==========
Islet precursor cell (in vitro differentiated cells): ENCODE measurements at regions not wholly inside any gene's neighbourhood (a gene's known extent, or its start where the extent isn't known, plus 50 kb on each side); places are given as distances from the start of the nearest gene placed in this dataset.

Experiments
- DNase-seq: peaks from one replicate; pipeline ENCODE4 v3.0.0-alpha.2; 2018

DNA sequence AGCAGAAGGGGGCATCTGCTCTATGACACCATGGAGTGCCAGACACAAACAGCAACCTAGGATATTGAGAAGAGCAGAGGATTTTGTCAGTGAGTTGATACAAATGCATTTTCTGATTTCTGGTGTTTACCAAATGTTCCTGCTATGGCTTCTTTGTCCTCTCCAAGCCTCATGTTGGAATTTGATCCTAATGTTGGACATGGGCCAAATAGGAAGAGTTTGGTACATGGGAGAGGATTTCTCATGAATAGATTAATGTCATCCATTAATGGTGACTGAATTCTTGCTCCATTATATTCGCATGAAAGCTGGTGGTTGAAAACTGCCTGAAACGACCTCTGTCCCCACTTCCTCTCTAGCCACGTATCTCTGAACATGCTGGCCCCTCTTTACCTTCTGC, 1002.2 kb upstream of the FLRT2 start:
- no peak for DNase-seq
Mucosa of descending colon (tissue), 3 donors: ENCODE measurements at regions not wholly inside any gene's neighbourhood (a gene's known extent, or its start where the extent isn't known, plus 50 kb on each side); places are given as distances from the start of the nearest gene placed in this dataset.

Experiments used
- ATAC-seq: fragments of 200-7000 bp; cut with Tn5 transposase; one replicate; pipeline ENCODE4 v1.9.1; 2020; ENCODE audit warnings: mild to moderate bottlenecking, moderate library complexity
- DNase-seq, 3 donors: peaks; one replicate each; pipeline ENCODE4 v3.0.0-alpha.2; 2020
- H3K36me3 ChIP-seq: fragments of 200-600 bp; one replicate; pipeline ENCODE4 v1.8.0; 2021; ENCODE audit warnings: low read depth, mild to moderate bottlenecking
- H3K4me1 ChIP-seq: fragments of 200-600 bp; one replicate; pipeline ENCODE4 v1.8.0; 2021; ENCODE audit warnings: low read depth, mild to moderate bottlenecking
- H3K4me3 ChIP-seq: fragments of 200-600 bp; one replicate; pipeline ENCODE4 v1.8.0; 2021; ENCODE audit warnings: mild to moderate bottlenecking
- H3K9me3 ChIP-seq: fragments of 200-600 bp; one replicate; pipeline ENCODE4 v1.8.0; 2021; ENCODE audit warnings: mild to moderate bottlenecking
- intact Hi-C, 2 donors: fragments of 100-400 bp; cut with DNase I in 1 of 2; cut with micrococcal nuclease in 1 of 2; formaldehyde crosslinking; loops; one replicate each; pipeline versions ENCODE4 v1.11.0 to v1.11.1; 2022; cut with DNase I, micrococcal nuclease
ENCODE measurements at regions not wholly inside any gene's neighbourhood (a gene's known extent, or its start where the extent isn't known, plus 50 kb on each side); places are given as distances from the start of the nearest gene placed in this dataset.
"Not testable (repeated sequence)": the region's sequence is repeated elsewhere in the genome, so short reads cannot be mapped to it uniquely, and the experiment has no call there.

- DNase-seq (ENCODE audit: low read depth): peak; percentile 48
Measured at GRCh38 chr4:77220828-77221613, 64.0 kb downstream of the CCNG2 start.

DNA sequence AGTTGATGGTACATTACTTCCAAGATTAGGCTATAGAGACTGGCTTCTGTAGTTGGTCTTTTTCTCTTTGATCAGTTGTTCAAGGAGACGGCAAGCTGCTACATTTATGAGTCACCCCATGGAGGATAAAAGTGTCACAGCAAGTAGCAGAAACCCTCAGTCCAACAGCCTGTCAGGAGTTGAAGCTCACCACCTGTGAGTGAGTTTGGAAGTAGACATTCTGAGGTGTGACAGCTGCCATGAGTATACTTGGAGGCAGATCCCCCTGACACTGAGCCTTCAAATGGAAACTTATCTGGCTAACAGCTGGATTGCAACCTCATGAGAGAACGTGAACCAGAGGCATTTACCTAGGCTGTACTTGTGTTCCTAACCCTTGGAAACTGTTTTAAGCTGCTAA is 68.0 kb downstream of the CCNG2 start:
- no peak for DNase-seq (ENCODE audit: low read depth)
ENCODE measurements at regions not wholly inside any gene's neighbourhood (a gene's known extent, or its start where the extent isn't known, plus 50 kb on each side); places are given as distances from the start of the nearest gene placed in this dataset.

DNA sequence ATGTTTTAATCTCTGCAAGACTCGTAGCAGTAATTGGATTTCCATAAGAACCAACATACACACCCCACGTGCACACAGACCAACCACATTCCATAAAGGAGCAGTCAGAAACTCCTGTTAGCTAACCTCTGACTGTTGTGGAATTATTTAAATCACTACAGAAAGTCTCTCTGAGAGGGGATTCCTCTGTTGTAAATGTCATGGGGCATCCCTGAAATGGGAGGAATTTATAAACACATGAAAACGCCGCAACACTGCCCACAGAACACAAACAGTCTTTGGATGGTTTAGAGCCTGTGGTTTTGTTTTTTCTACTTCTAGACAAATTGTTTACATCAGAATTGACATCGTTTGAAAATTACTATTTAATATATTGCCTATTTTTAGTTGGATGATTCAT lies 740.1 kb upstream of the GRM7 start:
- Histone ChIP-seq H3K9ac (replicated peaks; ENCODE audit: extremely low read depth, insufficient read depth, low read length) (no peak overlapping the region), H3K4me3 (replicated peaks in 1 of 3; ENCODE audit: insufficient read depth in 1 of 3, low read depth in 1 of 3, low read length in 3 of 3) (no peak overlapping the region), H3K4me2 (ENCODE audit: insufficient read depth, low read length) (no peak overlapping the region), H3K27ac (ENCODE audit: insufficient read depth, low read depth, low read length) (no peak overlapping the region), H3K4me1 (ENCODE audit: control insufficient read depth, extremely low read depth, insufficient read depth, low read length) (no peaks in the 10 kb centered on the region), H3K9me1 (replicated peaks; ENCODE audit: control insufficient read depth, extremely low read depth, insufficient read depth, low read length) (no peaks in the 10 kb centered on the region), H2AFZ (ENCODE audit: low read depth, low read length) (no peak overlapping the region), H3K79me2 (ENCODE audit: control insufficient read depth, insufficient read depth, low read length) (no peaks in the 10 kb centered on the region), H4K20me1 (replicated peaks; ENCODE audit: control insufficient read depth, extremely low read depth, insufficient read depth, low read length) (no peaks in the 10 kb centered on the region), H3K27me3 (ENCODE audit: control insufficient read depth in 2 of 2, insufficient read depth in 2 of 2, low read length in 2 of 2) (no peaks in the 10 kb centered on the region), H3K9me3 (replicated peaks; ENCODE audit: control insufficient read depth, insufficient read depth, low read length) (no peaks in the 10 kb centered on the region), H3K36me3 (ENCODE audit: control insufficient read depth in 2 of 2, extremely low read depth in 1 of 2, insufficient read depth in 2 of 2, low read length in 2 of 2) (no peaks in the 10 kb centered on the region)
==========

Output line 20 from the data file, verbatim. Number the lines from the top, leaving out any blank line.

- no peak for DNase-seq (ENCODE audit: low read depth)